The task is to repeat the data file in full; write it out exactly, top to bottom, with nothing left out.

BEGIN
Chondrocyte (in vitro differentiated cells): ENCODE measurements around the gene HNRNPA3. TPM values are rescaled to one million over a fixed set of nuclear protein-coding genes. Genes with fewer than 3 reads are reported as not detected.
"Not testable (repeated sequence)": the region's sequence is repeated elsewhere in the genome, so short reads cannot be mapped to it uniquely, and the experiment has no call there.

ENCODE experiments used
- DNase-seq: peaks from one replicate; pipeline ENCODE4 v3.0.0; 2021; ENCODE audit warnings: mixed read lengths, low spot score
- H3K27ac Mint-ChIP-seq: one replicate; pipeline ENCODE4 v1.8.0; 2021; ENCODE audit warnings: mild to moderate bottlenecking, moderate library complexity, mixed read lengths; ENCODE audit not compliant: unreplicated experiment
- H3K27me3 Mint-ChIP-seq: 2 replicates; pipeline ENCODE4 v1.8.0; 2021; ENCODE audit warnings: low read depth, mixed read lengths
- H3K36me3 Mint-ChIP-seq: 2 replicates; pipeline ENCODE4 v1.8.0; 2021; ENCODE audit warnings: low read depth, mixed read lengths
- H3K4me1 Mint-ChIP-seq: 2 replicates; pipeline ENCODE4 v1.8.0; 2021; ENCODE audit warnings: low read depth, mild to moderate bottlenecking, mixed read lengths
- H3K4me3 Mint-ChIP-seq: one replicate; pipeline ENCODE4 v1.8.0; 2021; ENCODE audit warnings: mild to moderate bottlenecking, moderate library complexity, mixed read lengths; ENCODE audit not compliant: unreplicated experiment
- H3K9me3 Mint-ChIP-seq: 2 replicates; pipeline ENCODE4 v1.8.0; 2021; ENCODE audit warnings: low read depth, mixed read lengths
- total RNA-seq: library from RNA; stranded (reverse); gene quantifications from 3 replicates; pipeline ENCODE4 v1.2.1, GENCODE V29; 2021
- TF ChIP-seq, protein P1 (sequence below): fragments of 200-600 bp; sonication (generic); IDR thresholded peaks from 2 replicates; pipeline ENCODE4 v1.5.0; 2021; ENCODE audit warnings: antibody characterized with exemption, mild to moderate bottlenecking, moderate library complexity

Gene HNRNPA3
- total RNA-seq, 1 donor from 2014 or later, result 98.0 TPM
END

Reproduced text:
Chondrocyte (in vitro differentiated cells): ENCODE measurements around the gene HNRNPA3. TPM values are rescaled to one million over a fixed set of nuclear protein-coding genes. Genes with fewer than 3 reads are reported as not detected.
"Not testable (repeated sequence)": the region's sequence is repeated elsewhere in the genome, so short reads cannot be mapped to it uniquely, and the experiment has no call there.

ENCODE experiments used
- DNase-seq: peaks from one replicate; pipeline ENCODE4 v3.0.0; 2021; ENCODE audit warnings: mixed read lengths, low spot score
- H3K27ac Mint-ChIP-seq: one replicate; pipeline ENCODE4 v1.8.0; 2021; ENCODE audit warnings: mild to moderate bottlenecking, moderate library complexity, mixed read lengths; ENCODE audit not compliant: unreplicated experiment
- H3K27me3 Mint-ChIP-seq: 2 replicates; pipeline ENCODE4 v1.8.0; 2021; ENCODE audit warnings: low read depth, mixed read lengths
- H3K36me3 Mint-ChIP-seq: 2 replicates; pipeline ENCODE4 v1.8.0; 2021; ENCODE audit warnings: low read depth, mixed read lengths
- H3K4me1 Mint-ChIP-seq: 2 replicates; pipeline ENCODE4 v1.8.0; 2021; ENCODE audit warnings: low read depth, mild to moderate bottlenecking, mixed read lengths
- H3K4me3 Mint-ChIP-seq: one replicate; pipeline ENCODE4 v1.8.0; 2021; ENCODE audit warnings: mild to moderate bottlenecking, moderate library complexity, mixed read lengths; ENCODE audit not compliant: unreplicated experiment
- H3K9me3 Mint-ChIP-seq: 2 replicates; pipeline ENCODE4 v1.8.0; 2021; ENCODE audit warnings: low read depth, mixed read lengths
- total RNA-seq: library from RNA; stranded (reverse); gene quantifications from 3 replicates; pipeline ENCODE4 v1.2.1, GENCODE V29; 2021
- TF ChIP-seq, protein P1 (sequence below): fragments of 200-600 bp; sonication (generic); IDR thresholded peaks from 2 replicates; pipeline ENCODE4 v1.5.0; 2021; ENCODE audit warnings: antibody characterized with exemption, mild to moderate bottlenecking, moderate library complexity

Gene HNRNPA3
- total RNA-seq, 1 donor from 2014 or later, result 98.0 TPM